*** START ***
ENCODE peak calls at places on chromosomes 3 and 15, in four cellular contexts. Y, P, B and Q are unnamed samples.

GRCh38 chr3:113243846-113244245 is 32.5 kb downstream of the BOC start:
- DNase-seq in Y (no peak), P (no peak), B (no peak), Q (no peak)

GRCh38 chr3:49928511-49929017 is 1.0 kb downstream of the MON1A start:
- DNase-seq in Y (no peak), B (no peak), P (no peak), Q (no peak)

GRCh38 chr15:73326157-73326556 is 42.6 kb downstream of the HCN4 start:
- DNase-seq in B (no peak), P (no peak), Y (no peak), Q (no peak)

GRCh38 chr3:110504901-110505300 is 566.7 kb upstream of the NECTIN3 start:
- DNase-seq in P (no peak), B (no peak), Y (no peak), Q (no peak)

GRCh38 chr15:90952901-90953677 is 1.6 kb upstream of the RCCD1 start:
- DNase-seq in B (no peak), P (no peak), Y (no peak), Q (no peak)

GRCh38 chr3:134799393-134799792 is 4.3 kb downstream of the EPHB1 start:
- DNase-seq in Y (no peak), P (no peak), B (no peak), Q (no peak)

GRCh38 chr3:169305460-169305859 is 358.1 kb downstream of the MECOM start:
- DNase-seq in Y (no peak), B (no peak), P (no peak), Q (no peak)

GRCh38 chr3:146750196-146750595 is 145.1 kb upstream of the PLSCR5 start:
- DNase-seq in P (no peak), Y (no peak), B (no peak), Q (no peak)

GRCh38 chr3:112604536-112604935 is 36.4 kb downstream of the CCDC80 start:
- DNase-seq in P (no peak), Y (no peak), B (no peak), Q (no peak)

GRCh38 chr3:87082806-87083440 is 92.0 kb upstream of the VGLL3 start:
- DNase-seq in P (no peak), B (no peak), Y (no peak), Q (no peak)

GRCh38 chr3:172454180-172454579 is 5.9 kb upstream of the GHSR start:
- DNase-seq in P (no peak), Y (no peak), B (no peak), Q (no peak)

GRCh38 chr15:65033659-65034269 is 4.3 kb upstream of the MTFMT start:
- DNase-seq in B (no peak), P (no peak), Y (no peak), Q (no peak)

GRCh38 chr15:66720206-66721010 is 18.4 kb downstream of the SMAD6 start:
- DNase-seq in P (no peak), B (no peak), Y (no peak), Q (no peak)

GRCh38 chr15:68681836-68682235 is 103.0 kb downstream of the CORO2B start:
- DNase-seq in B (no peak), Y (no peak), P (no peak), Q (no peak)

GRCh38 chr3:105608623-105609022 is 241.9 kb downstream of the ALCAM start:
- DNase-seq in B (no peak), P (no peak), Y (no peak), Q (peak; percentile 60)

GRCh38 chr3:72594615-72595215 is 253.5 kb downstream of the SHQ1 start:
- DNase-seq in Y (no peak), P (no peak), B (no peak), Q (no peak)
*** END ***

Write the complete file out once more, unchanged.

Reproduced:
ENCODE peak calls at places on chromosomes 3 and 15, in four cellular contexts. Y, P, B and Q are unnamed samples.

GRCh38 chr3:113243846-113244245 is 32.5 kb downstream of the BOC start:
- DNase-seq in Y (no peak), P (no peak), B (no peak), Q (no peak)

GRCh38 chr3:49928511-49929017 is 1.0 kb downstream of the MON1A start:
- DNase-seq in Y (no peak), B (no peak), P (no peak), Q (no peak)

GRCh38 chr15:73326157-73326556 is 42.6 kb downstream of the HCN4 start:
- DNase-seq in B (no peak), P (no peak), Y (no peak), Q (no peak)

GRCh38 chr3:110504901-110505300 is 566.7 kb upstream of the NECTIN3 start:
- DNase-seq in P (no peak), B (no peak), Y (no peak), Q (no peak)

GRCh38 chr15:90952901-90953677 is 1.6 kb upstream of the RCCD1 start:
- DNase-seq in B (no peak), P (no peak), Y (no peak), Q (no peak)

GRCh38 chr3:134799393-134799792 is 4.3 kb downstream of the EPHB1 start:
- DNase-seq in Y (no peak), P (no peak), B (no peak), Q (no peak)

GRCh38 chr3:169305460-169305859 is 358.1 kb downstream of the MECOM start:
- DNase-seq in Y (no peak), B (no peak), P (no peak), Q (no peak)

GRCh38 chr3:146750196-146750595 is 145.1 kb upstream of the PLSCR5 start:
- DNase-seq in P (no peak), Y (no peak), B (no peak), Q (no peak)

GRCh38 chr3:112604536-112604935 is 36.4 kb downstream of the CCDC80 start:
- DNase-seq in P (no peak), Y (no peak), B (no peak), Q (no peak)

GRCh38 chr3:87082806-87083440 is 92.0 kb upstream of the VGLL3 start:
- DNase-seq in P (no peak), B (no peak), Y (no peak), Q (no peak)

GRCh38 chr3:172454180-172454579 is 5.9 kb upstream of the GHSR start:
- DNase-seq in P (no peak), Y (no peak), B (no peak), Q (no peak)

GRCh38 chr15:65033659-65034269 is 4.3 kb upstream of the MTFMT start:
- DNase-seq in B (no peak), P (no peak), Y (no peak), Q (no peak)

GRCh38 chr15:66720206-66721010 is 18.4 kb downstream of the SMAD6 start:
- DNase-seq in P (no peak), B (no peak), Y (no peak), Q (no peak)

GRCh38 chr15:68681836-68682235 is 103.0 kb downstream of the CORO2B start:
- DNase-seq in B (no peak), Y (no peak), P (no peak), Q (no peak)

GRCh38 chr3:105608623-105609022 is 241.9 kb downstream of the ALCAM start:
- DNase-seq in B (no peak), P (no peak), Y (no peak), Q (peak; percentile 60)

GRCh38 chr3:72594615-72595215 is 253.5 kb downstream of the SHQ1 start:
- DNase-seq in Y (no peak), P (no peak), B (no peak), Q (no peak)